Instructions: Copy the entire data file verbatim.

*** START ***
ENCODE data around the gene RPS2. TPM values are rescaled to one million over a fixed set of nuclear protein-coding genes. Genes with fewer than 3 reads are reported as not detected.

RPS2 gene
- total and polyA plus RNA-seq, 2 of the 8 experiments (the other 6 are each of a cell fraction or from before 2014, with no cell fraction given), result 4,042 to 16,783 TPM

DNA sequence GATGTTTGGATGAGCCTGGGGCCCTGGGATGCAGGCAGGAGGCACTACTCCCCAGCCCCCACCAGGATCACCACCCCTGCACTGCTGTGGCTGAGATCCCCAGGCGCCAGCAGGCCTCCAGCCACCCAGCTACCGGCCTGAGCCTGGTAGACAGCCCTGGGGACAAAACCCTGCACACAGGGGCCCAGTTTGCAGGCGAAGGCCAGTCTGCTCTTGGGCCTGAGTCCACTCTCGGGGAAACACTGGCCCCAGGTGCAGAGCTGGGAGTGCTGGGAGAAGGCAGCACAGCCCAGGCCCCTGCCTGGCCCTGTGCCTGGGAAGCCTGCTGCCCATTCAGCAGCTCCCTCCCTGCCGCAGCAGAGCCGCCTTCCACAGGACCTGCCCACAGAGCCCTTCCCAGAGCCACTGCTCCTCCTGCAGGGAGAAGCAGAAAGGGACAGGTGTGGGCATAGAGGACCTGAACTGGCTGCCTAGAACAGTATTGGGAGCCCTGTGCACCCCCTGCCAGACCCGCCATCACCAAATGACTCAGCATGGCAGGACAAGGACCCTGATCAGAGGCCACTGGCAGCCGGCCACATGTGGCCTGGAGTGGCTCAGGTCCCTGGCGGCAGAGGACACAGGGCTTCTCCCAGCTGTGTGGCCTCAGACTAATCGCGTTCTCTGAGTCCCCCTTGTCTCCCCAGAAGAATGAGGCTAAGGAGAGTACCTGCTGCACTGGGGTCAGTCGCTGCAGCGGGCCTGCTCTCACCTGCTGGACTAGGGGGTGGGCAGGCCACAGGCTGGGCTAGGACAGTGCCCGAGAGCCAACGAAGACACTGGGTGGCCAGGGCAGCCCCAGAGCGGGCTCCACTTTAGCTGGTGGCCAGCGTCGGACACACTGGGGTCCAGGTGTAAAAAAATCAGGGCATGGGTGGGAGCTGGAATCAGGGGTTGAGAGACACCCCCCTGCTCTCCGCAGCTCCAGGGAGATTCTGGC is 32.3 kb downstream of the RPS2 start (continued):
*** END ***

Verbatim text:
ENCODE data around the gene RPS2. TPM values are rescaled to one million over a fixed set of nuclear protein-coding genes. Genes with fewer than 3 reads are reported as not detected.

RPS2 gene
- total and polyA plus RNA-seq, 2 of the 8 experiments (the other 6 are each of a cell fraction or from before 2014, with no cell fraction given), result 4,042 to 16,783 TPM

DNA sequence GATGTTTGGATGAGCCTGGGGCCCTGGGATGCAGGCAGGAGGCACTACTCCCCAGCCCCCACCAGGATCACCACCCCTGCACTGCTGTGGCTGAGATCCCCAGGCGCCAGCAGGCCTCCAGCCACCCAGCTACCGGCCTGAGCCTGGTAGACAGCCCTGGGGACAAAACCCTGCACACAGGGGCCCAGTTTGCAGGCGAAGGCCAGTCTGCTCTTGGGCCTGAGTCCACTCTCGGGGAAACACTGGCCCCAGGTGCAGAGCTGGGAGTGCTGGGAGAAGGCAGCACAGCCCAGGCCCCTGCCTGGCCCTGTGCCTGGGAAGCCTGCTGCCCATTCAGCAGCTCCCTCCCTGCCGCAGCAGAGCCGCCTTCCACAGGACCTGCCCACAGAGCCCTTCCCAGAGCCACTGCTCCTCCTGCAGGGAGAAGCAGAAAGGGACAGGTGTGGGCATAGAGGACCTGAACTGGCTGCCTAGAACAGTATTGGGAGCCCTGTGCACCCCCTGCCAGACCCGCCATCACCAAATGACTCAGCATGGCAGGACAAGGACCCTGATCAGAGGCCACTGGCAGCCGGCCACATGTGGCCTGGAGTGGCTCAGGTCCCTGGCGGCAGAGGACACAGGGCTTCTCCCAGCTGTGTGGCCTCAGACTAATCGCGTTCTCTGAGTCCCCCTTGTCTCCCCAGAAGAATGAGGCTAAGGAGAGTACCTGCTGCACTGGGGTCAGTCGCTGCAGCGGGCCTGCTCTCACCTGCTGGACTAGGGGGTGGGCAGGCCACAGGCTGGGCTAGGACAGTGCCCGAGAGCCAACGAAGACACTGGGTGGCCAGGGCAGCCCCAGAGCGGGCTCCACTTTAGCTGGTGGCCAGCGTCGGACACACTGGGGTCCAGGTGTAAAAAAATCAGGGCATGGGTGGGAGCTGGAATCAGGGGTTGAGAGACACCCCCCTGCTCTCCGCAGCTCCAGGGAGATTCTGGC is 32.3 kb downstream of the RPS2 start (continued):